A small Israeli task force scoured the sands of a nature reserve along Israel’s Mediterranean coast Monday, taking part in a widening effort to clean up a disastrous oil spill that has blackened most of the country’s shoreline.
The roughly dozen workers on Palmachim Beach were among thousands of volunteers, soldiers and park rangers who have taken up the task of extracting millions of tiny globs of sticky black tar that have coated the Israeli shoreline in recent days after an oil spill in the Mediterranean Sea. The cleanup is expected to take months.
Green bags filled with tar-coated shells and detritus quickly piled up on the beach. The ministry and environmental groups estimate at least 1,000 tons of tar washed up on the coast.
Israel’s Environmental Protection Ministry is investigating the cause of the oil spill, believed to have taken place between Feb. 6-10. On Monday, the ministry released a court-issued gag order on all details of the investigation into the party responsible. The Nature and Parks Authority has called it one of the country’s “worst ecological disasters” to date.
The ministry said it received no prior warning from any international organizations about the spill.
An acrid petroleum filled the air and a black streak at the high tide mark ran the length of the shore. It was just a tiny stretch of an oil slick that has coated almost the entire length of Israel’s 120-mile-long (195-kilometer) coastline.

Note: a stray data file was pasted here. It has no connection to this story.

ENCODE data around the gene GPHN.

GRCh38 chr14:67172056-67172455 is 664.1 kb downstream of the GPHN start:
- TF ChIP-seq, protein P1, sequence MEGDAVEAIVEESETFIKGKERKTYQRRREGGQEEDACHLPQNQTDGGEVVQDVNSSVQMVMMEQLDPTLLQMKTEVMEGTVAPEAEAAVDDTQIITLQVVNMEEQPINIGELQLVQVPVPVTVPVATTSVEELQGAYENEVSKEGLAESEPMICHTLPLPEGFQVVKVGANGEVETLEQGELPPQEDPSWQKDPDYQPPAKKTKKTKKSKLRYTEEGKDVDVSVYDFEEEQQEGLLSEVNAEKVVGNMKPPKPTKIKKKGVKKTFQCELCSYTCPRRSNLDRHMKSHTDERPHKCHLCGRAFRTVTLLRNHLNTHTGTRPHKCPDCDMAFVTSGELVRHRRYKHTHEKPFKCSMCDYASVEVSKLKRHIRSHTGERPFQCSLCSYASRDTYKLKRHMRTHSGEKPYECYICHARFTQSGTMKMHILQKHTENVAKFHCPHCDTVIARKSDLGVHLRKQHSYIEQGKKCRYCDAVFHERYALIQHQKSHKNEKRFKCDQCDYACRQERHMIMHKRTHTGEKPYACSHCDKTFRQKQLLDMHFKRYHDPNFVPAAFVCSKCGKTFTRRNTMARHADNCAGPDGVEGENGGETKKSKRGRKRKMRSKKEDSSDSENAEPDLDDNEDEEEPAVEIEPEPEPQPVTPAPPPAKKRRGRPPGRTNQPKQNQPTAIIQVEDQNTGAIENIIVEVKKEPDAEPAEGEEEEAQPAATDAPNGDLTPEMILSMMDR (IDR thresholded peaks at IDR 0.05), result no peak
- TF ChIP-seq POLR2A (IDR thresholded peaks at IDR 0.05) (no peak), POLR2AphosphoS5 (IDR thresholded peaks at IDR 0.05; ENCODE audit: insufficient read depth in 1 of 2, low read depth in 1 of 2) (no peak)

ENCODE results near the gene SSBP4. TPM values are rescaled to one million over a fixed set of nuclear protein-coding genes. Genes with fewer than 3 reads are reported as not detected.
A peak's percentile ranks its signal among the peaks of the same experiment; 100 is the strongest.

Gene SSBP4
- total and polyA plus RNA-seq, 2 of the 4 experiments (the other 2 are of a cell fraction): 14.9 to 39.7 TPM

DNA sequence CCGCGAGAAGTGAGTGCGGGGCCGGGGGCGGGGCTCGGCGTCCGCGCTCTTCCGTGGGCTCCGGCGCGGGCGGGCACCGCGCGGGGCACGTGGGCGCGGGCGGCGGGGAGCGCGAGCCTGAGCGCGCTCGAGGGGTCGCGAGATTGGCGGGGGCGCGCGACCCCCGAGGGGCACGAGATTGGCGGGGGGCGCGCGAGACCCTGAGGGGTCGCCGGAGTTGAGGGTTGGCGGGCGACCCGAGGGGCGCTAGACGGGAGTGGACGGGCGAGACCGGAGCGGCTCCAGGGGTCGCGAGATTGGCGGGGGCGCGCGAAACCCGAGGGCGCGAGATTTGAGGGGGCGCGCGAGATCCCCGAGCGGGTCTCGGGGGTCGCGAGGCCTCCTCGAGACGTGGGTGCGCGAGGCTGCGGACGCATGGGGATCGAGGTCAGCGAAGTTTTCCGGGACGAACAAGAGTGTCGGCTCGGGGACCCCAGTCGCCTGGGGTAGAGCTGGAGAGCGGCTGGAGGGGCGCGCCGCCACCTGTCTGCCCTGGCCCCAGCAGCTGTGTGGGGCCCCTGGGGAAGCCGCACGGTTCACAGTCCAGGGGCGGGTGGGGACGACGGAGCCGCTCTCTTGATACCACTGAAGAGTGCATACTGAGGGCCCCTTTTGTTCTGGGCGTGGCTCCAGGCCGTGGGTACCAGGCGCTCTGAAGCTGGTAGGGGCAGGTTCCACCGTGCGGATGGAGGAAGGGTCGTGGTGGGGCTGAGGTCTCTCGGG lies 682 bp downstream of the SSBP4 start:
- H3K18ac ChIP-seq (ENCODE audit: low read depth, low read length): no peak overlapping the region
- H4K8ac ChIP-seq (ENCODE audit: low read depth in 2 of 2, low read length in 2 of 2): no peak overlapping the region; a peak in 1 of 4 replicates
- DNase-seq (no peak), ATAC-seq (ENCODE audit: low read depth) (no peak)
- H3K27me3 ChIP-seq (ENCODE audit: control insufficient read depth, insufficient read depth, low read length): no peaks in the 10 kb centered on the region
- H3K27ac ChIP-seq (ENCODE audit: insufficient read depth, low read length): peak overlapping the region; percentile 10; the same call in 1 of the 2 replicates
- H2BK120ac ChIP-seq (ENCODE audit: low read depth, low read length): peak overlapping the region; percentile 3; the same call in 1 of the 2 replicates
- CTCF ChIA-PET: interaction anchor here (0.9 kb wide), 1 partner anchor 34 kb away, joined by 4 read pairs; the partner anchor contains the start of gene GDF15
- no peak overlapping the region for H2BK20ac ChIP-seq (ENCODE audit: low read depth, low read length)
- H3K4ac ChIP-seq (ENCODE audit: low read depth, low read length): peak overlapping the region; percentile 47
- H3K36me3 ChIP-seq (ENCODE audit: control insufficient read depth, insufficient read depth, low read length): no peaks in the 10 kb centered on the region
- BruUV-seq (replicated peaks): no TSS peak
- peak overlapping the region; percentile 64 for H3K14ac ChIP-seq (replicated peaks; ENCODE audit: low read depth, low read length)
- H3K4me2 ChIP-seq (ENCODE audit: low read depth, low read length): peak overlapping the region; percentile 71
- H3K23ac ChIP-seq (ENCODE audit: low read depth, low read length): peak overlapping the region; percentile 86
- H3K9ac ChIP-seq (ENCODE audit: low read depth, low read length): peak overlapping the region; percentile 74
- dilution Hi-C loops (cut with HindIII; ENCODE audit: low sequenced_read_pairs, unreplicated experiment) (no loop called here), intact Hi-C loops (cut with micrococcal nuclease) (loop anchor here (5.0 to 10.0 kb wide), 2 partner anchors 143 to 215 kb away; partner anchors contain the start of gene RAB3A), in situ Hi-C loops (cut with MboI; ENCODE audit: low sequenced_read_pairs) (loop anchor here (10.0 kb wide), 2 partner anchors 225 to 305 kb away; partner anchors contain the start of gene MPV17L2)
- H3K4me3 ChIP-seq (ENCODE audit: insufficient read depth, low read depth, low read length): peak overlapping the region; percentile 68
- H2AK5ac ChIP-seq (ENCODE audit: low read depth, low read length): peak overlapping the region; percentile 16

On Sunday, the ministry urged Israelis to stay away from the beaches, citing serious health hazards posed by the tar. It has caused extensive damage to wildlife.
Project 500, an Israeli initiative akin to the U.S.’s Civilian Conservation Corps during the Great Depression, is funded by the Defense Ministry and has put 500 people left unemployed because of the coronavirus recession to work for the past few months cleaning national parks and nature reserves.
On Monday, President Reuven Rivlin visited the beach at Herzliya, where he thanked the “wonderful citizens” who came out to give a hand to clean up the beaches and to save the animals affected by the pollution.
“What we see here is an eyesore and heartache,” said the president at the sight of the polluted beach. “These sights are a wake-up call. We must work on a national environmental protection plan to ensure that events like this do not surprise us. It is a national duty that we must not neglect. This is the only way we can protect our children’s and grandchildren’s futures, so that they live in a safe, clean and unpolluted environment.”